Why pay a bank clerk £45k per annum in the City of London and £90 per square foot office space when you can halve that on a young scrote in Manchester spend £20k training them and save £60 per square foot on your offices to boot?

Same with the BBC and any other industry that needs to save money for that matter.

Edited by bobby9983

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Chorlton has large numbers of young professionals mortgaged up to their t*ts. Some decent pubs, decent restaurants, bit of a villagy feel, pretty close into city centre manchester, so ripe territory for a bubble over the last few years.

The "high" streets in Chorlton, Barlow Moor Road and Wilbraham Road have degenerated horribly in the last 10 years. If you were to strip out the "lifestyle" wine bars, cafes and estate agents there would be little left.

The staggering rise in property prices in this area is incredible given how much more beaten up and scruffy the place is now compared with 1960s.

Difficult to articulate but Chorlton has become Britain in microcosm. More ethnic, more lifestyle/youth orientated, more superficial, way more expensive.

urban hym

(Chorlton born and raised)

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The "high" streets in Chorlton, Barlow Moor Road and Wilbraham Road have degenerated horribly in the last 10 years. If you were to strip out the "lifestyle" wine bars, cafes and estate agents there would be little left.

The staggering rise in property prices in this area is incredible given how much more beaten up and scruffy the place is now compared with 1960s.

Difficult to articulate but Chorlton has become Britain in microcosm. More ethnic, more lifestyle/youth orientated, more superficial, way more expensive.

urban hym

(Chorlton born and raised)

Have to agree my older neighbours can't believe what they've done to the place, but it's still a hell of a lot better than anywhere else round here, and I'm young and I like bars and restaurants on my doorstep.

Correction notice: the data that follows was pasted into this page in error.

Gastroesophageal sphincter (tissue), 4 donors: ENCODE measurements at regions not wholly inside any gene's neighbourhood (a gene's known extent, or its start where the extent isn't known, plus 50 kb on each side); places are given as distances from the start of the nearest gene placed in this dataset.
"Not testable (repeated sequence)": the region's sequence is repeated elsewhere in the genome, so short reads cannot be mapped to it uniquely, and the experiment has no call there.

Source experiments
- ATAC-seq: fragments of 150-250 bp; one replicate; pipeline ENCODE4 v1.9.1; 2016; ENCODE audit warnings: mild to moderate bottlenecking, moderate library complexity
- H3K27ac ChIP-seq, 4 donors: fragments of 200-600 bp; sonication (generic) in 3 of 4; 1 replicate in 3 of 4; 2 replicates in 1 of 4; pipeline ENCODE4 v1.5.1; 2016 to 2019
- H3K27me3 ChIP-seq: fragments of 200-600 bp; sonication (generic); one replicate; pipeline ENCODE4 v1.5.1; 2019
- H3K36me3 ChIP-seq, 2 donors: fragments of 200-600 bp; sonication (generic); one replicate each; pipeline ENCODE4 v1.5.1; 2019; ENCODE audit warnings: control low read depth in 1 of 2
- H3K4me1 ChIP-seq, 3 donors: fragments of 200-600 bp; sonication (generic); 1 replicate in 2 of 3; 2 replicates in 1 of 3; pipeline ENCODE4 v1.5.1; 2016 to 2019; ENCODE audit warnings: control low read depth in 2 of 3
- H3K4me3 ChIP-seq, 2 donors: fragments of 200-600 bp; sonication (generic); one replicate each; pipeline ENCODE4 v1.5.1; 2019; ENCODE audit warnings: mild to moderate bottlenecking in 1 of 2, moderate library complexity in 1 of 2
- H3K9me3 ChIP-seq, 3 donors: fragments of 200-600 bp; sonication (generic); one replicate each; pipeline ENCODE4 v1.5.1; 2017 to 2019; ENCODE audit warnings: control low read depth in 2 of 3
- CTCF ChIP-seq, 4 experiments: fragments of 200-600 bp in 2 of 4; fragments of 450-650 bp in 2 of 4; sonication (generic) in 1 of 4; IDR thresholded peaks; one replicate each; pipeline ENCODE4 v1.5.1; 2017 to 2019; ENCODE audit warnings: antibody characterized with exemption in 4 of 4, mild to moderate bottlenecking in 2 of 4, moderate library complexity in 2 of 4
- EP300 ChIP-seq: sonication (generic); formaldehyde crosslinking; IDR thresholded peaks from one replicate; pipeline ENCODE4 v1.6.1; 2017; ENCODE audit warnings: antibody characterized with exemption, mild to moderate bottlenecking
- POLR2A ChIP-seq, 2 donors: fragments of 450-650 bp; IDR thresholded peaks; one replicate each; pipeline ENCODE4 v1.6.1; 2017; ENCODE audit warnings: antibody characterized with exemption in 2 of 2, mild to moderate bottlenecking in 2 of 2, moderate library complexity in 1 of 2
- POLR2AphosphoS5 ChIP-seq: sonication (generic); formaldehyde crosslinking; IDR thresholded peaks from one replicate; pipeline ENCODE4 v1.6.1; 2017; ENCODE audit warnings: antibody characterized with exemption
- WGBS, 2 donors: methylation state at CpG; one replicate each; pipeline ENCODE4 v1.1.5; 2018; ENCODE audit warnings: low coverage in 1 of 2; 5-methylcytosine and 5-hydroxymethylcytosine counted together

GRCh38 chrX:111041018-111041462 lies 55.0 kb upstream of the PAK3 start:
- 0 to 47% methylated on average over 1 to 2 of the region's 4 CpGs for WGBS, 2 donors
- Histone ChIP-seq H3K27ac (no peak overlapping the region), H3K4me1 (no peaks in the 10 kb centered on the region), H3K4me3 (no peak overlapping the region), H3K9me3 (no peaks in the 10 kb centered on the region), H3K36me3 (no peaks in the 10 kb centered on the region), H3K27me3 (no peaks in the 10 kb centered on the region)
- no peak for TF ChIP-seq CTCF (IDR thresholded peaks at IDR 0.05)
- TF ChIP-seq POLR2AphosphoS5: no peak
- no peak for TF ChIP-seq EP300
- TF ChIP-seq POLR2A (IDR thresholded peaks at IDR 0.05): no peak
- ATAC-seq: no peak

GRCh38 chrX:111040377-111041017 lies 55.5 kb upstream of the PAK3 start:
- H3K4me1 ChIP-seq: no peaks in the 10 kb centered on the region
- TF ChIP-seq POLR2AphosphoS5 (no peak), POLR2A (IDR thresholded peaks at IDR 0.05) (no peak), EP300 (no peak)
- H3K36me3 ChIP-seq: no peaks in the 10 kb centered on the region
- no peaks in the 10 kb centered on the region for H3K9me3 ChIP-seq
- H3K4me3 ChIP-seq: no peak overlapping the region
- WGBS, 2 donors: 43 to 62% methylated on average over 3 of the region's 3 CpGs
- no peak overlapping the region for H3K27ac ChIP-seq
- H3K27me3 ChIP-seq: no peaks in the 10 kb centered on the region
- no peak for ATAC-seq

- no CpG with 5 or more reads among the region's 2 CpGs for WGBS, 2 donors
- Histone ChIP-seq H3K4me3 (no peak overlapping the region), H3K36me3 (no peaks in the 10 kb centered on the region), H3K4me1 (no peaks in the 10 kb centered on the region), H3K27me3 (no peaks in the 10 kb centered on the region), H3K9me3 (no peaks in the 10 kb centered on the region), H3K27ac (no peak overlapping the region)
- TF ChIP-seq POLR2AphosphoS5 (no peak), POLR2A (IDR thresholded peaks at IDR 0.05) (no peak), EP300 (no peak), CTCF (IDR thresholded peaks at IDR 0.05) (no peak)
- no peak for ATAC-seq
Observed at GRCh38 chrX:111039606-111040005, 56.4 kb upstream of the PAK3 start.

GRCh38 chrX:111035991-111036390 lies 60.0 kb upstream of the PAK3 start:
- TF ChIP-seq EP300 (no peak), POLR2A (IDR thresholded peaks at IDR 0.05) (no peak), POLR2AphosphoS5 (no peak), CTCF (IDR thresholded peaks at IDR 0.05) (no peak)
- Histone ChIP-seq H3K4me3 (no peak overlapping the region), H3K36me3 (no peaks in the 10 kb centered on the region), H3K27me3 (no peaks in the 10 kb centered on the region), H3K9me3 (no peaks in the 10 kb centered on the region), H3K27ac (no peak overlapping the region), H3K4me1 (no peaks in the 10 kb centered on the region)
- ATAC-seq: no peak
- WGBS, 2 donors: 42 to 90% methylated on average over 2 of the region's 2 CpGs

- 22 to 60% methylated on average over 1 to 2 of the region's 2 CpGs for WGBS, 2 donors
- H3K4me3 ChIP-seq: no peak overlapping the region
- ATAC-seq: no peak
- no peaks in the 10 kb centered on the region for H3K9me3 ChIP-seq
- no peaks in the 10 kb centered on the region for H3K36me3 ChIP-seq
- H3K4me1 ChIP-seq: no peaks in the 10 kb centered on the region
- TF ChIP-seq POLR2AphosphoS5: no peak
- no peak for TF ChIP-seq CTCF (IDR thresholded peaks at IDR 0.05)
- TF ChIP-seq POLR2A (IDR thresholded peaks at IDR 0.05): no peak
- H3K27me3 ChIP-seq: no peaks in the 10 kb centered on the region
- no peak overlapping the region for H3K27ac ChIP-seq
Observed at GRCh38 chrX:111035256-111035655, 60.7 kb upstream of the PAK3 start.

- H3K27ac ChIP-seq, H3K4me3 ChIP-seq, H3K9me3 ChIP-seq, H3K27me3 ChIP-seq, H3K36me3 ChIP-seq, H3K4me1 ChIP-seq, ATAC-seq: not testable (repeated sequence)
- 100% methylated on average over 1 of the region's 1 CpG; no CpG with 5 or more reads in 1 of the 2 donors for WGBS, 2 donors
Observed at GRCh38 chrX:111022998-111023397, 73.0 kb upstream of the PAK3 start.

The older locals call it Chorlton-scum-Hardy.

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Guest Mr Parry
I stopped looking at the price of my house in 2004, I have no idea what it is now. If it's the same or slightly less than it was then I'm still well in the black and in the last 6 years I've paid probably £30,000 off my loan.

I would be more worried though if I had bought recently. But again, if I've got a repayment mortgage, my job is in a secure-ish industry. Then why have I got to worry about negative equity? I know loads of older people who were underwater massively in the last crash and interest rates were at 15%!!

There will always be a lure in Chorlton because it's the only decent place to live inside the M60.

Well that's simply not true Mr Parry, all of what I mentioned is happening or has already happened.

Why pay a bank clerk £45k per annum in the City of London and £90 per square foot office space when you can halve that on a young scrote in Manchester spend £20k training them and save £60 per square foot on your offices to boot?

Same with the BBC and any other industry that needs to save money for that matter.

So it can't all be bad news then.

Why London has always been the centre of the world I do not know. About time it was spread about a bit!

This could be the way Britain finds efficiency again?

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  • 396 Brexit, House prices and Summer 2020

    1. 1. Including the effects Brexit, where do you think average UK house prices will be relative to now in June 2020?


      • down 5% +
      • down 2.5%
      • Even
      • up 2.5%
      • up 5%